• Planned: Installation of a fifth thermal line, equipped with a Kubex T9 pellet mill. These new generation pellet mills have direct drives. Their motors have an energy efficiency exceeding 95% and are water-cooled, and losses due to gearings or V-belt drives are eliminated. This allows electrical energy savings of 20-30% compared to conventional pellet mills.
  • Planned: Application of differential-pressure controllers on the large dust collection filters. They enable the purge-air requirement for cleaning the filter bags (sleeves) to be slashed. The pay-back period of this investment is a few months.

St Margrethen plant
This plant was rebuilt in 2006/2007 and has a production capacity of 90,000 tonnes per year. The post-grinding system is equipped with a pre-screening stage ahead of the vertical-rotor hammer mills. This combination cuts the energy requirement by about 20% in comparison to conventional horizontal hammer mills. Frequency converters allow the grinding texture of feed to be adjusted during production and markedly reduce the starting current.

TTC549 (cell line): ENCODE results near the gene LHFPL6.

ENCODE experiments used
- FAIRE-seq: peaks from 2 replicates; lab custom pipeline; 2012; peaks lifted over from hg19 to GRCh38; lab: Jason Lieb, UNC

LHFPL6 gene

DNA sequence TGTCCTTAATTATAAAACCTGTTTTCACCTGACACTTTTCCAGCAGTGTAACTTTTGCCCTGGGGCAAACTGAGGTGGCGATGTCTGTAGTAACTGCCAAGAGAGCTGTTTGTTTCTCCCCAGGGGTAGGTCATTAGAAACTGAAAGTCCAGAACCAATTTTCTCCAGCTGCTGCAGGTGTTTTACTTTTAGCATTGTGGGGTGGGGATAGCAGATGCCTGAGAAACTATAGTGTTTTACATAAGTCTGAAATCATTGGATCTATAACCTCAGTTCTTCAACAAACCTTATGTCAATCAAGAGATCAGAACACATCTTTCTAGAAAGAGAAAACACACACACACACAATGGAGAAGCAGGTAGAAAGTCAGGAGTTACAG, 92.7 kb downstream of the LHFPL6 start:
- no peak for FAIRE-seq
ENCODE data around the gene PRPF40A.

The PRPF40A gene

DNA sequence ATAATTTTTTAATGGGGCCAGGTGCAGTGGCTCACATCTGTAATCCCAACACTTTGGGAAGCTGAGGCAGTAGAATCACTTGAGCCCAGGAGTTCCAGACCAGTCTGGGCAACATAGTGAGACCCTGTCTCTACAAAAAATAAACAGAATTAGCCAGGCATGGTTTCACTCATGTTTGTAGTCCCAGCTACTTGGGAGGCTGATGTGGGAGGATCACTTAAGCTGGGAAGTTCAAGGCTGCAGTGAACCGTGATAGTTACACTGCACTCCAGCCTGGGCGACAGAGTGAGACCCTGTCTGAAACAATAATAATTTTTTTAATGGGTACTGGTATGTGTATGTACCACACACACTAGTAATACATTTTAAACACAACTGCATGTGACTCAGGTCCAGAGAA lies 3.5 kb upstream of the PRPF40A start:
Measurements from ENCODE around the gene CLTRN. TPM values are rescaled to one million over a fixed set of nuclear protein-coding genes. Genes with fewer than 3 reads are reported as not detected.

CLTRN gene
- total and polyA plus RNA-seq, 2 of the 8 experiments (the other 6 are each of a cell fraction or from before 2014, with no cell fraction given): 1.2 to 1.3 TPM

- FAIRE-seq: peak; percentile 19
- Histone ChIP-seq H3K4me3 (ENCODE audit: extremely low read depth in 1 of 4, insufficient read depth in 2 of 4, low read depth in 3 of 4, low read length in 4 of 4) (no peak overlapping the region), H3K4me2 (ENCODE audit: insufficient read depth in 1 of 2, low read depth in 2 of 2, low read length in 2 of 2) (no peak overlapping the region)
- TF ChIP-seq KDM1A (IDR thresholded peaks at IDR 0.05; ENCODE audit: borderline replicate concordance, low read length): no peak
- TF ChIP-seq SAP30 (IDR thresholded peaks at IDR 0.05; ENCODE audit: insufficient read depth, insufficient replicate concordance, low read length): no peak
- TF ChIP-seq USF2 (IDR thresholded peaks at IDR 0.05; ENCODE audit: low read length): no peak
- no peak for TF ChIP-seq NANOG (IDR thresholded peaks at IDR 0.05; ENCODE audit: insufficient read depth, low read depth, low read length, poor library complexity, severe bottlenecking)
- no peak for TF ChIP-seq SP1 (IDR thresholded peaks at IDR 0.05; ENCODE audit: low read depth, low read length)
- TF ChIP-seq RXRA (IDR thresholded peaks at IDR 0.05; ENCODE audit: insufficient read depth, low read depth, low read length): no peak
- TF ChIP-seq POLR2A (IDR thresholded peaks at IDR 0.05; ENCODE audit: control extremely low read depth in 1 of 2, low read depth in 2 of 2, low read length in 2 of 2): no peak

• Achieved: The exhaust heat of the compressed-air generators and the flash steam of the condensate separation system of the steam boilers are used for preheating the feed water. This cuts annual natural gas consumption by 210 MWh.
  • Planned: Application of differential-pressure controllers on the large dust collection filters, which slashes the purge-air requirement. The payback time of this investment is just a few months.

Puidoux plant
This plant was constructed in 1993, and expanded in 2010 and produces up to 70,000 tonnes per year. This factory was acquired by UFA in 2005. In 2010, a third thermal line including a HYSYS pelleting system was installed, taking following measures: